I have been in the habit of writing a weekend publication consisting of a relatively long research piece combined with a tactical trading commentary, which has at times been very long. As an experiment, I am splitting the two up. Please let me know if you prefer the format of two shorter posts, or a combined longer publication.
As the market advanced to another fresh high, the forward P/E rose to 18.4, which roughly matches the level last seen at the melt-up high of early 2018.
From a pure valuation perspective, stock prices have risen too far, too fast. Oliver Renick, writing in Forbes, justified the elevated valuations this way:
Actually, if there’s anyone for the bears to blame, it’s themselves.
Economic data in the U.S., China and Eurozone are beating expectations by the biggest gap since early 2018 and on the longest win-streak since mid-2017, according to the sum of Citi’s economic surprise indices I compiled using Bloomberg. Geopolitical risk between the U.S. and China is fading, Brexit is on some path toward completion, a dropping dollar is providing relief to emerging economies, and the global banking system is still intact despite an unnerving foray into the land of negative interest rates. So stocks are rallying as things improve. It’s as simple as that.
Macro concerns have been resolved bullishly, one by one. The reduction of macro risk has compressed risk premiums, and conversely, boosted P/E ratios.
In other words, the market is being priced for perfection.
Market potholes ahead?
Here are some possible potholes that investors should be concerned about. A Chinese delegation is expected to arrive in Washington next week January 13-15 to ink a Phase One trade agreement. Could any last minute details hold up the signatures?
Caixin reported that China will not raise its annual low-tariff grain import quotas, which could be an impediment to its commitment to purchase more American goods as part of the Phase One deal. To be sure, there are some ways that it could fudge imports, such as diverting current indirect Hong Kong imports from the US to direct imports. Nevertheless, this development could become a last minute roadblock to a deal.
Fathom’s China Exposure Index (CEI), which measures the performance of US-listed firms that do business in China against their domestic peers, is already at highly elevated levels. What could possibly go wrong?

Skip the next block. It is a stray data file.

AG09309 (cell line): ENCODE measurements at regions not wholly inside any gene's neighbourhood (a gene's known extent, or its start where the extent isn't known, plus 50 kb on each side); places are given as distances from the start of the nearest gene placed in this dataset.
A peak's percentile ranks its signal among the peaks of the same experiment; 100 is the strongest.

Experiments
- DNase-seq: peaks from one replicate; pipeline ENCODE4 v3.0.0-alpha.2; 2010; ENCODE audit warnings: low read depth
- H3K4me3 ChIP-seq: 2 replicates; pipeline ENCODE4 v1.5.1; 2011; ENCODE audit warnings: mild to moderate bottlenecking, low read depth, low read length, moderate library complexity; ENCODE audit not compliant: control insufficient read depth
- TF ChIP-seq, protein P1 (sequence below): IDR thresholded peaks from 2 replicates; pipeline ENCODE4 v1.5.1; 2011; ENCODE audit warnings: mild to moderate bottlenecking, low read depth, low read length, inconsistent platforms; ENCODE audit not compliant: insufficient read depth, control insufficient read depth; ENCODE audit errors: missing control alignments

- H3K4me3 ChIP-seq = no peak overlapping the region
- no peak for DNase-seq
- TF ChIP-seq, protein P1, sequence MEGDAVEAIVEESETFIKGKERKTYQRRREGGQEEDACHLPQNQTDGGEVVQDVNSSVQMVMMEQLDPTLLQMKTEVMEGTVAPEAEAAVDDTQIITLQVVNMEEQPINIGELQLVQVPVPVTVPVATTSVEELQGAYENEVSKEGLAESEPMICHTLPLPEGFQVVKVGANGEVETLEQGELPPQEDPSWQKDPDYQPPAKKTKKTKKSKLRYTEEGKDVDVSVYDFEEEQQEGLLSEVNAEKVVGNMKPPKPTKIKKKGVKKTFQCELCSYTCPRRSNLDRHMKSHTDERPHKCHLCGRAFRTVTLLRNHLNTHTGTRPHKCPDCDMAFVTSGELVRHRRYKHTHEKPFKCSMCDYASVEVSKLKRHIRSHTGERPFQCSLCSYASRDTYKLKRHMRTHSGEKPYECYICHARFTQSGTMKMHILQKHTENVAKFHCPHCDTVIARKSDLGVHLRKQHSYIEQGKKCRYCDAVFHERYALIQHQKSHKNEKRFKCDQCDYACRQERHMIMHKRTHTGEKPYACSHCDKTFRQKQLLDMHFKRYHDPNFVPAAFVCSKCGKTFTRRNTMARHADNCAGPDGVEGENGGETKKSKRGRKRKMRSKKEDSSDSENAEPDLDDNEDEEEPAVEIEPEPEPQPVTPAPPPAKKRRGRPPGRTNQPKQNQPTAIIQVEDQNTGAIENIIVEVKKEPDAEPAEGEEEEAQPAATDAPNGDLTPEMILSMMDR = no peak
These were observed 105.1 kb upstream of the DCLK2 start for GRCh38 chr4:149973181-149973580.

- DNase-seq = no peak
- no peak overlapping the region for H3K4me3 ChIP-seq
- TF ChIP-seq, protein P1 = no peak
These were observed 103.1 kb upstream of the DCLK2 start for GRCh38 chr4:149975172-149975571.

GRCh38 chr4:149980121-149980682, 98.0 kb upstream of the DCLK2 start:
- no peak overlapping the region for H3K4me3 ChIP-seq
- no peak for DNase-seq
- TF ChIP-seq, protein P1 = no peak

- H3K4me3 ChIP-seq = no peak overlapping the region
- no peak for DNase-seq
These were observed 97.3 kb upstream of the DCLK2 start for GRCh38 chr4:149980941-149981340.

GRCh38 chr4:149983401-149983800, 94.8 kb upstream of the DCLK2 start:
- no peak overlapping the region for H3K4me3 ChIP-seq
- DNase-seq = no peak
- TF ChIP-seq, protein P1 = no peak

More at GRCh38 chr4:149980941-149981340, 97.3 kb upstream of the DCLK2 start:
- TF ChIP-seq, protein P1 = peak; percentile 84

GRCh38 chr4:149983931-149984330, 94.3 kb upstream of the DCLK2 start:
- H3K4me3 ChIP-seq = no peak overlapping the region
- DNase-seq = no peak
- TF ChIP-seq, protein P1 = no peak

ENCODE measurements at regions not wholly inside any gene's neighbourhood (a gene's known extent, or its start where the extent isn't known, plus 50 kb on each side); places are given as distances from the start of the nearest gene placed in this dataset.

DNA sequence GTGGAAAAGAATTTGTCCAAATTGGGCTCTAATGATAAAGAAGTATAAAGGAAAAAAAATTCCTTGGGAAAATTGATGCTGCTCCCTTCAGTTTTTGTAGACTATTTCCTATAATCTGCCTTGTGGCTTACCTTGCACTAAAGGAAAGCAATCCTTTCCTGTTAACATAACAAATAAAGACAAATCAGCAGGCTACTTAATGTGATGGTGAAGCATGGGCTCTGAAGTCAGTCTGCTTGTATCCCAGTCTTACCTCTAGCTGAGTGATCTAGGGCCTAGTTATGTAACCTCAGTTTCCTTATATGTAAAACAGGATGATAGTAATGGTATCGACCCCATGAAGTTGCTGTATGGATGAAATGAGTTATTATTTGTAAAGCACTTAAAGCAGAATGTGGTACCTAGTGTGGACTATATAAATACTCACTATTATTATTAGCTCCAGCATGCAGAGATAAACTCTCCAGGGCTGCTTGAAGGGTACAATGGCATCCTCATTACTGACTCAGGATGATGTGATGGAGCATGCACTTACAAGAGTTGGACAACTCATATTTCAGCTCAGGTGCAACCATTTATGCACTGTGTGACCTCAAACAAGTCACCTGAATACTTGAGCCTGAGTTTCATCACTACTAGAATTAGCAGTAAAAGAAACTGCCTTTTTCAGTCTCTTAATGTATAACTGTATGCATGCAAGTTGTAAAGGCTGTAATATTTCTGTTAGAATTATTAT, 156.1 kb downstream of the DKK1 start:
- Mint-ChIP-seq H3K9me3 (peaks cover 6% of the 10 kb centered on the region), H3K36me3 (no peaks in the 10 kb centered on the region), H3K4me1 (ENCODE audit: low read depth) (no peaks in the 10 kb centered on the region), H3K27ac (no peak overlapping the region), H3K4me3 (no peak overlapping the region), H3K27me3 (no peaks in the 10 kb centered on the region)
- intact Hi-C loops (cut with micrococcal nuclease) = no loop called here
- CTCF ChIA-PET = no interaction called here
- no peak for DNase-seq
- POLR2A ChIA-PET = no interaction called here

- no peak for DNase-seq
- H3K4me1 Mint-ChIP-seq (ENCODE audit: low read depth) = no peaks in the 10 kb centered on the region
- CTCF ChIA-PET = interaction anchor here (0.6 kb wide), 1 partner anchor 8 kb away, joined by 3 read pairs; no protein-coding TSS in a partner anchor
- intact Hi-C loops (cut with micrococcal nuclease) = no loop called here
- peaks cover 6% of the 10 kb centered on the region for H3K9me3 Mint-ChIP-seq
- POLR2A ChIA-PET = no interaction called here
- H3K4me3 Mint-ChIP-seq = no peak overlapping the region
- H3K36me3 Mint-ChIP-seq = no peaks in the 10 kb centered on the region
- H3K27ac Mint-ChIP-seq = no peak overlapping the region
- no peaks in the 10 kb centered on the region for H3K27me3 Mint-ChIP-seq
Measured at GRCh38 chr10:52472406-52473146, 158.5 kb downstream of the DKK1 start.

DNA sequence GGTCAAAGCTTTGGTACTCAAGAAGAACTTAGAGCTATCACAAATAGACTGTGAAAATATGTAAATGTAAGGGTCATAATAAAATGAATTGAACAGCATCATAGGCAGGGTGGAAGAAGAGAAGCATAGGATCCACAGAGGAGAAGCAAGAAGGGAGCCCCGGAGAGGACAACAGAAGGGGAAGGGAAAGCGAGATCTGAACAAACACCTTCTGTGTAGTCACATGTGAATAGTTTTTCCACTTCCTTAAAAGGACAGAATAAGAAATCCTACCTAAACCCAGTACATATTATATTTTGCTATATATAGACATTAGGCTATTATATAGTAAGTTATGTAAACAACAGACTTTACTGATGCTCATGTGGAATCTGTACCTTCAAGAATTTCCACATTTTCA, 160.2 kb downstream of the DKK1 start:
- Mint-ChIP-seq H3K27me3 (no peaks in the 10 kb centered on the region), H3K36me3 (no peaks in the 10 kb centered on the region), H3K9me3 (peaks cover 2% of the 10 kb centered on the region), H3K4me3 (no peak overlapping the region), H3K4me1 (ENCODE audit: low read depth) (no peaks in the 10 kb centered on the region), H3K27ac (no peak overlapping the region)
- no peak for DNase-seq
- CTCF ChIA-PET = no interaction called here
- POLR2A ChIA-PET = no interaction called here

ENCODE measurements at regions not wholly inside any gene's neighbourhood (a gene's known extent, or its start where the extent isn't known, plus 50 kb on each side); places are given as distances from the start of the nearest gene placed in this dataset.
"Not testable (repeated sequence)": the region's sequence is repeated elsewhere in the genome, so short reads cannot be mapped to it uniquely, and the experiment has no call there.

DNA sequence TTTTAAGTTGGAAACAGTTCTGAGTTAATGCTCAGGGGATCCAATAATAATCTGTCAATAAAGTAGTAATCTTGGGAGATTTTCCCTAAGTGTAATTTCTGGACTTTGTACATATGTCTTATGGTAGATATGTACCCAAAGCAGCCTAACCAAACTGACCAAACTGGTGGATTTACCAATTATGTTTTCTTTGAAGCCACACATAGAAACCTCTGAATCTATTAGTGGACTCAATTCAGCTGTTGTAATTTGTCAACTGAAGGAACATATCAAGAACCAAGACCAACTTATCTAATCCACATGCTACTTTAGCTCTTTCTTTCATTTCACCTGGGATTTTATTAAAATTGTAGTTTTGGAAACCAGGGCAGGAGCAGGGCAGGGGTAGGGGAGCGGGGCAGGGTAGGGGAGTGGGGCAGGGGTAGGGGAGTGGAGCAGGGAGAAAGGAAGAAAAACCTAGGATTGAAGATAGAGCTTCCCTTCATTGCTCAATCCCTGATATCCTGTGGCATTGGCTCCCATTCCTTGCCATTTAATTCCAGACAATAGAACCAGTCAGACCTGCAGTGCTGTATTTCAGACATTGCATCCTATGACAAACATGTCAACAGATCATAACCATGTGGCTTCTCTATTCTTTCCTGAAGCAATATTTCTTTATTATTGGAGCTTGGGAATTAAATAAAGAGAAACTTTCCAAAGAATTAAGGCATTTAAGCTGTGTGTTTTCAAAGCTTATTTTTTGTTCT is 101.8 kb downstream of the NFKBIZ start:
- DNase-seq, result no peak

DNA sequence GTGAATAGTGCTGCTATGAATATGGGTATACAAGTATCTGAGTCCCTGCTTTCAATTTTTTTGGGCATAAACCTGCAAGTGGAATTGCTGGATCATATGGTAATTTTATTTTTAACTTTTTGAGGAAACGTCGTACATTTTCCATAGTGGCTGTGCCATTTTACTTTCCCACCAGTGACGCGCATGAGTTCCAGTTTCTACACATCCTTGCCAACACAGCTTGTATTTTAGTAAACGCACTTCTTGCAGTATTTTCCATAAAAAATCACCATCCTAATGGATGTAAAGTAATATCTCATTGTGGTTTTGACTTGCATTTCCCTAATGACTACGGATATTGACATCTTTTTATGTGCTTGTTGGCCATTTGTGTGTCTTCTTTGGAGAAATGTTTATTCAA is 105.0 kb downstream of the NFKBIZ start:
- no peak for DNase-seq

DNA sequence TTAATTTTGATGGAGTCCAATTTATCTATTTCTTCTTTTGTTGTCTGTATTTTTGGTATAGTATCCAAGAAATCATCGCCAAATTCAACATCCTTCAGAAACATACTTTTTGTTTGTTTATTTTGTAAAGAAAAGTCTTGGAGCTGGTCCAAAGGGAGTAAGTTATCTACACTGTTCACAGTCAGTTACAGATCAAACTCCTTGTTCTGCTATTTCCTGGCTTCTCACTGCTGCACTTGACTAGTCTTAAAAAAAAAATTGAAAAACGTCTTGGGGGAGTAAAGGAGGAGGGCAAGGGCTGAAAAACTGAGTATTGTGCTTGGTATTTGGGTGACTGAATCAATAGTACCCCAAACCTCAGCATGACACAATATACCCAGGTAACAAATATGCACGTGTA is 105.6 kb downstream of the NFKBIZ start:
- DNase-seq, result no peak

Even if the Phase One deal is concluded on time without any hitches, American trade negotiators are expected to turn their sights on the EU, which Trump has called “worse than China” on trade. EU trade negotiator Phil Hogan is scheduled to be in Washington next week for what could prove to be the start of contentious trans-Atlantic trade negotiations.
In addition, Friday’s weakish Jobs Report highlights the market vulnerability to weakening employment. Initial jobless claims has been inversely correlated to the SPX during this expansion cycle, but initial claims (blue line, inverted scale) are rolling over while stock prices (red line) continue to rise. How long can this negative divergence last?
New Deal democrat, who has done a stellar job of monitoring high frequency economic indicators, believes the jobs market is telling the story of a slowdown, but no recession.
This remains consistent with a significant slowdown. But there have been similar readings in 1967, 1985-6, 3 times in the 1990s, and briefly in 2003 and 2005, all without a recession following. So the threshold for continuing claims being a negative (vs. neutral) has not been met.
Even as macro risks lurk, the sentiment backdrop tells the story of a market that is excessively bullish and vulnerable to a shock. Three of my real-time sentiment indicators are in the red. Each of these indicator capture a different dimension of investor and trader sentiment, but they are all flashing warning signs.